Contact Us

Feminine Beauty

Feminine Beauty


One of my wife’s recurring complaints concerns the dearth of closet space in our home. A reminder that all my clothing occupies a measly corner of one closet – comprising a small fraction of the home’s total closet space – invariably elicits a detailed explanation of a woman’s extensive wardrobe needs. Different seasons call for different styles, and each season requires its own set of elegant, casual, elegant/casual, work and Shabbat clothing… Being a certified "outsider," I am very intrigued by the close relationship the female gender shares with style, fashion, and beauty. Is this preoccupation a vice or a virtue? Furthermore, this female fixation isn’t limited to dress and personal appearance; it’s incredible how some women will spend fifteen minutes decorating a platter of food which will be consumed in less than five! I wonder: does the Torah – our guide in every area of life – approve of this preoccupation with apparent vanity? Is there perhaps a deeper reason for a woman’s innate connection to beauty?

Is there perhaps a deeper reason for a woman’s innate connection to beauty?

An understanding of the very purpose of the creation of the Jewish soul sheds light on the divergent natures of the sexes. For reasons completely unfathomable to the human mind, G‑d desires a "dwelling place" in this lowly world. It is our task to take a world which is driven by the pursuits of ego, pleasure, money, and honor, a world which is utterly inhospitable to spirituality, and through the performance of mitzvot to convert it into a royal palace for its Creator.

Constructing a palace requires master interior designers as well as skilled builders. A palace isn’t worthy of its name unless it is overflowing with exquisite furnishings, graceful tapestries, and costly pieces of art. Large bare rooms with tall ceilings are nice—but they can also be found at your local gym… The divine palace we are building also requires builders and interior decorators. While the commandments, mitzvoth, we perform accumulate and turn into the bricks, walls and ceilings of the palace, it is the beauty and warmth of these mitzvot which provide the handsome and elegant interior.

Generally speaking, while men are busy laying the bricks, women infuse the palace with splendor and beauty. A beautiful mitzvah is one performed with feeling, love, and pride; and it is the special mission of the Jewish woman to infuse her home, and the world at large, with this beauty. It is the Jewish mother, with her instinctive gentleness and warmth, who teaches her child to revere and love G‑d’s commandments. In short: the man creates the body; the woman adds the soul. This is one of the main reasons why the Jewishness of a child is determined through the mother. It is the Jewish woman that provides the essence, that defines what something is and what something is capable of being.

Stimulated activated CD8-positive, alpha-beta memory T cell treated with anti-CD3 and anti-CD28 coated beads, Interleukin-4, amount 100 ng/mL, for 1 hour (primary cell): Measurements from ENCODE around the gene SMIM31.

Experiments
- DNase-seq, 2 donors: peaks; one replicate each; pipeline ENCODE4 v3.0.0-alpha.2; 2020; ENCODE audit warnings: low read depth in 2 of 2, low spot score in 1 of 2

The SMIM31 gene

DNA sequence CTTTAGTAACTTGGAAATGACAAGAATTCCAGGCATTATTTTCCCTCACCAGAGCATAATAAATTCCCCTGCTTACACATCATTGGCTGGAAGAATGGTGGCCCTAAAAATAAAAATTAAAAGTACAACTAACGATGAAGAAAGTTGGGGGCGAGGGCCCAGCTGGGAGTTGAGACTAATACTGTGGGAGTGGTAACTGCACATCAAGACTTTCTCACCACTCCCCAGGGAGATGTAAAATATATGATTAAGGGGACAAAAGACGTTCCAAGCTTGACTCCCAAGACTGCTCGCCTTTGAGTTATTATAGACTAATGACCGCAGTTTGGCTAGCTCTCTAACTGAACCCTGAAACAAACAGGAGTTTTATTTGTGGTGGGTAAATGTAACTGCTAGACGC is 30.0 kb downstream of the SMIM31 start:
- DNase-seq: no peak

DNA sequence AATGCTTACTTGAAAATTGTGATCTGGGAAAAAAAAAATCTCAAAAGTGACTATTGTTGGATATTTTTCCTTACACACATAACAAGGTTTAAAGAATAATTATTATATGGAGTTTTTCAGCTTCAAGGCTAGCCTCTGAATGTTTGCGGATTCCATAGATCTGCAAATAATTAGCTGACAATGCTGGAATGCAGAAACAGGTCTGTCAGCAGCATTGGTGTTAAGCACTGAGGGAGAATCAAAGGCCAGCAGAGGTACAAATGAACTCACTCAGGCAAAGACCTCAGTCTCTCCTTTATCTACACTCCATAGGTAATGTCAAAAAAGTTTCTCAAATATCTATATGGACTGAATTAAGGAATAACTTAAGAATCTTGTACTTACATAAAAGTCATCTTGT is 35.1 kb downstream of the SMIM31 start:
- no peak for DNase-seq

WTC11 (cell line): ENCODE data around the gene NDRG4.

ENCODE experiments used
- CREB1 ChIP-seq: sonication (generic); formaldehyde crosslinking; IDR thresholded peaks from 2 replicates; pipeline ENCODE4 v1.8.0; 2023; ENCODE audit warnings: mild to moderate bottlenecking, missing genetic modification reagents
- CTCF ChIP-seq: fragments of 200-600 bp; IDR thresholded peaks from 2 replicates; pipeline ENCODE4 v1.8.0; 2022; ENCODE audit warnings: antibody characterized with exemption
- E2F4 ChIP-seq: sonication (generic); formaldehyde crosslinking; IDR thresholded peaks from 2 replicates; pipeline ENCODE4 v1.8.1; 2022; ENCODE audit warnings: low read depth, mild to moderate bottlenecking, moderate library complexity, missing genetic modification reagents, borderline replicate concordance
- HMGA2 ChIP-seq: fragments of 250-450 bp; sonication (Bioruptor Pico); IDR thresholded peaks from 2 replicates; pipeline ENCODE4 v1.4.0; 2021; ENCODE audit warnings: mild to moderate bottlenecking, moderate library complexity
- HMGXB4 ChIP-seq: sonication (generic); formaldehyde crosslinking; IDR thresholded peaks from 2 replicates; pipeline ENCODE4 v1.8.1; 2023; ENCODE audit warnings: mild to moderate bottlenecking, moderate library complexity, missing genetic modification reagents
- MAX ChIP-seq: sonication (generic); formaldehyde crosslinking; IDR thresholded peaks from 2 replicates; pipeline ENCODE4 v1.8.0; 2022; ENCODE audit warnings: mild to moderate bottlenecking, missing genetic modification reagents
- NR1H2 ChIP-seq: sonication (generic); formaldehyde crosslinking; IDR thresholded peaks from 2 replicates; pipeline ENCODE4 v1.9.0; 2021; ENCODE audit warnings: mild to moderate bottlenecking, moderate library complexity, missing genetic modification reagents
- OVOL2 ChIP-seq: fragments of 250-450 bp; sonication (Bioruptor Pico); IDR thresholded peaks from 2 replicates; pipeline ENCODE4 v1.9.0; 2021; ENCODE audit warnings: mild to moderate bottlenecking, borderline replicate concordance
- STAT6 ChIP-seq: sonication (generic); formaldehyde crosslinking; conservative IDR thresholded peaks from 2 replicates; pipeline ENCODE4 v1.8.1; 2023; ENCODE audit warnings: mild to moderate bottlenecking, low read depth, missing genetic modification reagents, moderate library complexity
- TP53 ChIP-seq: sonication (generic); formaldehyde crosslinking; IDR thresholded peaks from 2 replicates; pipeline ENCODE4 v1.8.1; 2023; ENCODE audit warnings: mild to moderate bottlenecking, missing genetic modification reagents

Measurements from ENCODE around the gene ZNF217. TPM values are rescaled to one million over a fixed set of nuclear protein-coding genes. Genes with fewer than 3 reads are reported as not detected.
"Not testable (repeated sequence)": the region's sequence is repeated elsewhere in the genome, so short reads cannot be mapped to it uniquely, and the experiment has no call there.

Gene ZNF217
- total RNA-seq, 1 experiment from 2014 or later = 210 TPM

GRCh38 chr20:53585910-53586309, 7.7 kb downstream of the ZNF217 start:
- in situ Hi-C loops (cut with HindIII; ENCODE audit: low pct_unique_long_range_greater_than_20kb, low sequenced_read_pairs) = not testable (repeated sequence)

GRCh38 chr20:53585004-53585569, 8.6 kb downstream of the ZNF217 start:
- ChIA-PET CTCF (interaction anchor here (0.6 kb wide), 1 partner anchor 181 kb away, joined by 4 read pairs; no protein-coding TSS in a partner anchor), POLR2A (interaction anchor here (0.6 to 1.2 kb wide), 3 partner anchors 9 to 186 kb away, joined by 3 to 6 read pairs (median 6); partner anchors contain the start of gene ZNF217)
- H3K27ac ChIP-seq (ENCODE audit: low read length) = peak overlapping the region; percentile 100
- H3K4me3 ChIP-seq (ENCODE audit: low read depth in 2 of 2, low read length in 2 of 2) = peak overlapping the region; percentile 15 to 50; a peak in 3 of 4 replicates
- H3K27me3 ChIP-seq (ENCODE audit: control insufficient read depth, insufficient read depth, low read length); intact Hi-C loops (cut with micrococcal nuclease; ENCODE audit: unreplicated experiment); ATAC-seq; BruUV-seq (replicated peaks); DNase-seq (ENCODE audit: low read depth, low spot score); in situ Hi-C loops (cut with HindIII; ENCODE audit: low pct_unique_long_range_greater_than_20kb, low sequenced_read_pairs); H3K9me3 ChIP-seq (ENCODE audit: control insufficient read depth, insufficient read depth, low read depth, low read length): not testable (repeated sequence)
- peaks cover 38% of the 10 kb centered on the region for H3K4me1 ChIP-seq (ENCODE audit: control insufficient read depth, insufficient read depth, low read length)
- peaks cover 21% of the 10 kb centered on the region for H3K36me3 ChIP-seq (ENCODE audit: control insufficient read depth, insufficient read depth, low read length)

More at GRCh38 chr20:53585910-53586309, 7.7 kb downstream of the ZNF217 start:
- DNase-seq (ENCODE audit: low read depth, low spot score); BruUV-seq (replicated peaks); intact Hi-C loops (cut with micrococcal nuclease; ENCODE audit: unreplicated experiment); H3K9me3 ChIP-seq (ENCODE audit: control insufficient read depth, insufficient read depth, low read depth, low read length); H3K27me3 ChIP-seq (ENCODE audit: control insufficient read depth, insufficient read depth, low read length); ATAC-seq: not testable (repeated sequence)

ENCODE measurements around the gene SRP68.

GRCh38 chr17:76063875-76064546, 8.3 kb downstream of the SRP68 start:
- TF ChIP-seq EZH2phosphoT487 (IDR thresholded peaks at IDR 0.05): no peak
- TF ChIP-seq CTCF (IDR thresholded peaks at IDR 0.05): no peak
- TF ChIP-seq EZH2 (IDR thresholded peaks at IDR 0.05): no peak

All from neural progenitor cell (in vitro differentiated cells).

Indeed, the woman’s passion for beauty is a reflection of her very essence and purpose. Bringing beauty into all areas of life – from the most spiritual to the most mundane – is her holy calling.

Adapted by Naftali Silberberg from the teachings of the Lubavitcher Rebbe.
Rabbi Silberberg resides in Brooklyn, New York, with his wife, Chaya Mushka, and their three children.
© Copyright, all rights reserved. If you enjoyed this article, we encourage you to distribute it further, provided that you comply with's copyright policy.
Join the Discussion
Sort By:
1000 characters remaining
Anonymous 02459 November 1, 2015

Doesn't answer the question OK. A women develops things. She makes them the best that they could be. She is supposed to do this spiritually, and physically, for a practical aim (example: wheat --> bread). But what about doing this for vain reasons? Reply

Jocelyn Ruth Krieger Boca Raton, Florida March 25, 2014

MY WARDROBE SPACE Usually frum men's wardrobes are rather limited: Kapota, black suits, white shirts, ties. of course there are those who mingle weekdays with baale baatem and need sport coats, sport shirts, and of course we must include shoes in both categories. Then exercise cloths are important (wife wants to keep you around a long time, I hope.)
Women need to dress ALWAYS for Hashem. For a good self-image (important) she needs to look good. Last but not least, her best audience SHOULD be her husband who needs to remember compliments are important. Reply

rivka malka baltimore December 27, 2009

greta piece Thanks for this great idea which opens up a new proud and healthy perspective. With tznius, modesty being a value it can be hard to understand the subtlties of beauty, grace and adornment in their proper balance. I loved what this idea gave to me and I'll be passing it on. Reply

Taylor June 4, 2009

Thank You It is so nice to read such a glowing appreciation of female "vanity" written by a man. I myself was raised by a mother who discarded "style" in the name of "modesty." But personally, I feel that for both men and women, presenting yourself beautifully to the world is an act of respect for those around you. Men are not exempt from this simply because they are men. But I uphold the idea that men and women are different, and valuable in different ways. And Judaism supports this. Reading in my little Book of Mitvoth, compiled by the Chafetz Chayim, I found that, while men are commanded not to shave their beards, "A woman is permitted to [remove] her beard if she has hair in the area of the beard." Some might say, what is going on here? But I think you hit the nail on the head - we need the double standard, precisely because we are different, and we each have unique contributions to the makeup of the universe. Thank you for this piece. It makes me feel proud to be a woman. Reply

Related Topics